Gwyneth Walker

The Flying Trapeze

for Brass Quintet (2005)

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Download an a MP3 file of the first movement of this work performed by University of Lousiana at Monroe Faculty Brass Quintet.
Download an a MP3 file of the second movement of this work.
Download an a MP3 file of the third movement of this work.
Download an a MP3 file of the fourth movement of this work.

(Photograph of Chandler Hall, Randolph, Vermont.)

A photo of Chandler Hall

Composed in celebration of the Centennial of Chandler Music Hall, Randolph, Vermont: 1907-2007

The concept behind the creation of this set of pieces for brass quintet was to join together the past and present through music. In celebration of the Centennial of Chandler Hall, it seemed appropriate to select songs which were popular at the turn of the 19th-20th centuries - songs which Albert B. Chandler and the residents of Randolph, Vermont might have been enjoying at the time of building Chandler Music Hall - and to "revisit" these songs with new explorations.

The brass quintet and brass band genres were very popular a century ago. So, in composing music for brass, perhaps to be performed in the gazebo in the village center, it is envisioned that joyous elements from the past might be brought back to life again.

The set opens with "Ta-Ra-Ra-Boom-Der-E," a flirtatious and popular song heard in music halls at the turn of the century. This new arrangement for brass features a triumphant introduction which recurs throughout the movement, introducing each verse and refrain. The first verse is presented in a relatively straightforward manner by the trombone and horn (with commentary from the other players). The second verse dwells upon the "dainty" character of the female singer. Mutes are a featured part of this section. The final refrain is especially exuberant, with rapidly ascending scales and glissandi in abundance.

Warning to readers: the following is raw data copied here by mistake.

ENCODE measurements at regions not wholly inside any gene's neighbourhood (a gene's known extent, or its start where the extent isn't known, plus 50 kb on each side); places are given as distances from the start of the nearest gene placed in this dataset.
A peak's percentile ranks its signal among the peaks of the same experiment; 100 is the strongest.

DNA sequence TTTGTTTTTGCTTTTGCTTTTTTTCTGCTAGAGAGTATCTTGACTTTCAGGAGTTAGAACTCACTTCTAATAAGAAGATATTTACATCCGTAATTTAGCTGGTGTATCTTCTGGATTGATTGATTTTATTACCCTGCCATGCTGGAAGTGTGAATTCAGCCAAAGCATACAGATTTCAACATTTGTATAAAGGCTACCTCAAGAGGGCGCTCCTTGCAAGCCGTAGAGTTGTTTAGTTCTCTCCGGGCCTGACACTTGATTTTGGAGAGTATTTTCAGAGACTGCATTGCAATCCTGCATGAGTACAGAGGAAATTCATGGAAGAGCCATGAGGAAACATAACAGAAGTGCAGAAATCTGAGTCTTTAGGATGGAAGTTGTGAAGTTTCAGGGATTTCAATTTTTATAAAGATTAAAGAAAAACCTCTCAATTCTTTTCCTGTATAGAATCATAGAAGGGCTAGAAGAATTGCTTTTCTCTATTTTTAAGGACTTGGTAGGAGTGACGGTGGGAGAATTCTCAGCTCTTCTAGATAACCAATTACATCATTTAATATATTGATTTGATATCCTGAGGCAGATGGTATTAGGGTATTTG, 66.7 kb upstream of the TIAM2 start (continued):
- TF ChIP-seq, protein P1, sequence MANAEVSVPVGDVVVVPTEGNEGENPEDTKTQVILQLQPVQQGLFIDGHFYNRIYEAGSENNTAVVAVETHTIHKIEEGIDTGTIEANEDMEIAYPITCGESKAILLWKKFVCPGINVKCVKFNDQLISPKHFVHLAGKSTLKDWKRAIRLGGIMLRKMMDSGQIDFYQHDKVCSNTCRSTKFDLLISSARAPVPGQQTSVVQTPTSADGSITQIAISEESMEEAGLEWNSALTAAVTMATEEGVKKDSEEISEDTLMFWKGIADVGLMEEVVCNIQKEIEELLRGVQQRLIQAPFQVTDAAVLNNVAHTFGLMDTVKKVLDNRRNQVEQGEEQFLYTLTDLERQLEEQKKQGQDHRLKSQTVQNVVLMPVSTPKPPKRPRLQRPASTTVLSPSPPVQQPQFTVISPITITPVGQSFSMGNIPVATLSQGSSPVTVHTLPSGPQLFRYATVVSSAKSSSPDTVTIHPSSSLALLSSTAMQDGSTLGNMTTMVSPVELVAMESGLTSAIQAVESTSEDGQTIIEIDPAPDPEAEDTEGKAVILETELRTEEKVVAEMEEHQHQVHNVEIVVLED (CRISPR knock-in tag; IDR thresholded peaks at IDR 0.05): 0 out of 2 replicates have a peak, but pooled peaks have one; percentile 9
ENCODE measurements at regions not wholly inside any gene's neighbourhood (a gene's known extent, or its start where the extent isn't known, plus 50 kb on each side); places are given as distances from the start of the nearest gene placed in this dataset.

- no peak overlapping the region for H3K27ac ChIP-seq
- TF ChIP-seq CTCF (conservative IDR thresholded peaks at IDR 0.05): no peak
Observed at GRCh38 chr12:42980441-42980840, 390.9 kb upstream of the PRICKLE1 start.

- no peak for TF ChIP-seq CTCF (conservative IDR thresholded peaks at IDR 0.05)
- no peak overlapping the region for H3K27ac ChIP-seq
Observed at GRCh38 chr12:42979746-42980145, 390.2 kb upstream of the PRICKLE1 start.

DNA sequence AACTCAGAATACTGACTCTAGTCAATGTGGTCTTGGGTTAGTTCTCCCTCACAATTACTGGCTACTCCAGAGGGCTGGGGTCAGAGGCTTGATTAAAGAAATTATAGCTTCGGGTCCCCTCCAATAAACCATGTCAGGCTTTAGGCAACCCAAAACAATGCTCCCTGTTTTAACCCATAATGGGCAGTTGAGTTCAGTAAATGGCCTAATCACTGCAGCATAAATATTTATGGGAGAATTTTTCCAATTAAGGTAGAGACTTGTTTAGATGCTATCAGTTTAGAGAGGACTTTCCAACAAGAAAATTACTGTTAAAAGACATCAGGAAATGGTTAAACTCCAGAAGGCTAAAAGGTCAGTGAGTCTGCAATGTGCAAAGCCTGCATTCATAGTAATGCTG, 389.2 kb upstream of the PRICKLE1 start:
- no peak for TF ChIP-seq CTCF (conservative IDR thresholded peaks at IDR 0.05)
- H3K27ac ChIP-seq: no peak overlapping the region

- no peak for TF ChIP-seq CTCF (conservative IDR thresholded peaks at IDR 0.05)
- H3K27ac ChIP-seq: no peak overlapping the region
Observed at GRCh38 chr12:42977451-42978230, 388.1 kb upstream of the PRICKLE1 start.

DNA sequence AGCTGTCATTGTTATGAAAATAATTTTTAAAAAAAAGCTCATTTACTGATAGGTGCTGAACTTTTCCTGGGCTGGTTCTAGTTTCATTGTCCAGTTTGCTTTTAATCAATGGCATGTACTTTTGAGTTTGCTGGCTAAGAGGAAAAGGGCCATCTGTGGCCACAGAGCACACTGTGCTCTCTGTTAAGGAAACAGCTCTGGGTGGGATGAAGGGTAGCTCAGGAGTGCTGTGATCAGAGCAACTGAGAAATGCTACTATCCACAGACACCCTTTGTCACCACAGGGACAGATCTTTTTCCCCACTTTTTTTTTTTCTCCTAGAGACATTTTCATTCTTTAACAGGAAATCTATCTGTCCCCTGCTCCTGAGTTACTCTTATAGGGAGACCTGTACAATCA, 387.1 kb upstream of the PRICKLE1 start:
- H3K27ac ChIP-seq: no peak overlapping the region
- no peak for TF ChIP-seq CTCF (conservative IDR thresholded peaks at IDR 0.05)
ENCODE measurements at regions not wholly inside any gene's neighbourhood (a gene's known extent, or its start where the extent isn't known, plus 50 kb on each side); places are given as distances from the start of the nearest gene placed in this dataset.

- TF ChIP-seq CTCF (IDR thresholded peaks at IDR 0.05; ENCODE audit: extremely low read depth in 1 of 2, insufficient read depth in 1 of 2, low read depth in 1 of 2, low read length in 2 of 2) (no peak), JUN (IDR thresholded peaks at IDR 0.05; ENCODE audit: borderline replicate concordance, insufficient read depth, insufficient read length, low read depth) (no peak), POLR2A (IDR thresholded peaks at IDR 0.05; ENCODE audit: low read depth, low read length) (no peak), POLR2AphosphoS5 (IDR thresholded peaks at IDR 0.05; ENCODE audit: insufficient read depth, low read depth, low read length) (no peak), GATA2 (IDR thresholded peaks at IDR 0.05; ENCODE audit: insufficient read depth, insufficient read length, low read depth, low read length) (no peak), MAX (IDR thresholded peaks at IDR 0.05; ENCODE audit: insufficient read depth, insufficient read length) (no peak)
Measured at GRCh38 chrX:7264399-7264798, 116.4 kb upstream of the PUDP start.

"The Man on the Flying Trapeze" is portrayed as a swaying waltz, as though swinging on a trapeze. The theme is mostly presented in the trombone and horn, while the trumpets provide a "high-flying" filigree counterpoint. [The tuba, not to be forgotten (!), has its own interlude.] Up and down, back and forth, the motion of the trapeze inspires the music throughout.

Mournful, blues sonorities are heard in "Bill Bailey..." in keeping with the song lyrics: "Won't you come home, Bill Bailey, won't you come home?" she moans the whole day long. The slow introduction in the key of E flat minor soon yields to an up-tempo presentation of the theme in E flat major. But the minor modality (the mournfulness) returns in trumpet phrases floating above the ensemble. This mixture of major and minor recurs throughout the song, including the final mixed-mode chord.

A medley of opposites concludes the set. "In the Good Old Summertime" is a lazy waltz. The melody is heard first in the trumpet, with simple accompaniment beneath. An interlude with delicate scale patterns is inserted, leading back to the peaceful melody in the trumpet. Then, the tranquility is brusquely interrupted by the boisterous arrival of "Good Night, Ladies!" This might be a way of saying "the leisure of summertime has now ended," or, "the party is over!" The two melodies alternate one more time, with the boisterous sounds ending the suite.

The Flying Trapeze was composed during the Fall of 2005, as a gift from the composer to her adopted home community of Braintree and Randolph, Vermont. The Chandler Music Hall and Cultural Foundation have been very supportive of the musical career of this local composer. The creation of this brass suite is one way of returning the favor!

Notes by the composer